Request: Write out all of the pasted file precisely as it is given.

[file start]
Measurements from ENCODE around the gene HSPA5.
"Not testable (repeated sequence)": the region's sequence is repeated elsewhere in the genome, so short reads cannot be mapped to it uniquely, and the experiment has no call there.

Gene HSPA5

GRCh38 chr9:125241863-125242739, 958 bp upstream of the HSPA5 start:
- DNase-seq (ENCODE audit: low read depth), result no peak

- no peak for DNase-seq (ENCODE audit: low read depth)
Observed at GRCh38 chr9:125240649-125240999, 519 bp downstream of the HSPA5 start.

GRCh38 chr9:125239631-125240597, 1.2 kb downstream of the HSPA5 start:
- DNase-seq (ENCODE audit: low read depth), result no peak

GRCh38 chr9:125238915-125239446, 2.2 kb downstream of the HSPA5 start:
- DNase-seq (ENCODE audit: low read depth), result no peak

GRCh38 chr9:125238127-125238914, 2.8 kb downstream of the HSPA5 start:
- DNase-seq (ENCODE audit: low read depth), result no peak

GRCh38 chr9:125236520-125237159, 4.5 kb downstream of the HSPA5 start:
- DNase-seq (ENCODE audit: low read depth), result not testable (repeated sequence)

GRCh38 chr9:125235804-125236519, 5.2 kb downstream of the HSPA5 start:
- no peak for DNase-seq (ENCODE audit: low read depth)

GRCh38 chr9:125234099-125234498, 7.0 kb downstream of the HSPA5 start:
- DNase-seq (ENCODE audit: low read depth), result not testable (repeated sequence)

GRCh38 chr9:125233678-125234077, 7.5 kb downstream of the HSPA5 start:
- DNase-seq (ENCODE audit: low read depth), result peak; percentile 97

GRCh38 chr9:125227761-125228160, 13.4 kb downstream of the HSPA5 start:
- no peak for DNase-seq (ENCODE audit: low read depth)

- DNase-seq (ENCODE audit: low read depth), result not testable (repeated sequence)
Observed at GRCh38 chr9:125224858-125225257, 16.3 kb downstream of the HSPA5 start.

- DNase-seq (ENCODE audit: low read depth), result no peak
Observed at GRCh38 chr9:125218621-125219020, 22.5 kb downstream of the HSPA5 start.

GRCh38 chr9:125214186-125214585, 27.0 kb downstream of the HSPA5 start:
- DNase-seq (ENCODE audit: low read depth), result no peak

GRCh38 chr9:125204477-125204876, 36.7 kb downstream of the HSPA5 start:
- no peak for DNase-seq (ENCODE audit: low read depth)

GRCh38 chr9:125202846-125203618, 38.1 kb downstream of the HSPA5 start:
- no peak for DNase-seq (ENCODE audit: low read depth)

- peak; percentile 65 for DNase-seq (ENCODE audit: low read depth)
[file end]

Measurements from ENCODE around the gene HSPA5.
"Not testable (repeated sequence)": the region's sequence is repeated elsewhere in the genome, so short reads cannot be mapped to it uniquely, and the experiment has no call there.

Gene HSPA5

GRCh38 chr9:125241863-125242739, 958 bp upstream of the HSPA5 start:
- DNase-seq (ENCODE audit: low read depth), result no peak

- no peak for DNase-seq (ENCODE audit: low read depth)
Observed at GRCh38 chr9:125240649-125240999, 519 bp downstream of the HSPA5 start.

GRCh38 chr9:125239631-125240597, 1.2 kb downstream of the HSPA5 start:
- DNase-seq (ENCODE audit: low read depth), result no peak

GRCh38 chr9:125238915-125239446, 2.2 kb downstream of the HSPA5 start:
- DNase-seq (ENCODE audit: low read depth), result no peak

GRCh38 chr9:125238127-125238914, 2.8 kb downstream of the HSPA5 start:
- DNase-seq (ENCODE audit: low read depth), result no peak

GRCh38 chr9:125236520-125237159, 4.5 kb downstream of the HSPA5 start:
- DNase-seq (ENCODE audit: low read depth), result not testable (repeated sequence)

GRCh38 chr9:125235804-125236519, 5.2 kb downstream of the HSPA5 start:
- no peak for DNase-seq (ENCODE audit: low read depth)

GRCh38 chr9:125234099-125234498, 7.0 kb downstream of the HSPA5 start:
- DNase-seq (ENCODE audit: low read depth), result not testable (repeated sequence)

GRCh38 chr9:125233678-125234077, 7.5 kb downstream of the HSPA5 start:
- DNase-seq (ENCODE audit: low read depth), result peak; percentile 97

GRCh38 chr9:125227761-125228160, 13.4 kb downstream of the HSPA5 start:
- no peak for DNase-seq (ENCODE audit: low read depth)

- DNase-seq (ENCODE audit: low read depth), result not testable (repeated sequence)
Observed at GRCh38 chr9:125224858-125225257, 16.3 kb downstream of the HSPA5 start.

- DNase-seq (ENCODE audit: low read depth), result no peak
Observed at GRCh38 chr9:125218621-125219020, 22.5 kb downstream of the HSPA5 start.

GRCh38 chr9:125214186-125214585, 27.0 kb downstream of the HSPA5 start:
- DNase-seq (ENCODE audit: low read depth), result no peak

GRCh38 chr9:125204477-125204876, 36.7 kb downstream of the HSPA5 start:
- no peak for DNase-seq (ENCODE audit: low read depth)

GRCh38 chr9:125202846-125203618, 38.1 kb downstream of the HSPA5 start:
- no peak for DNase-seq (ENCODE audit: low read depth)

- peak; percentile 65 for DNase-seq (ENCODE audit: low read depth)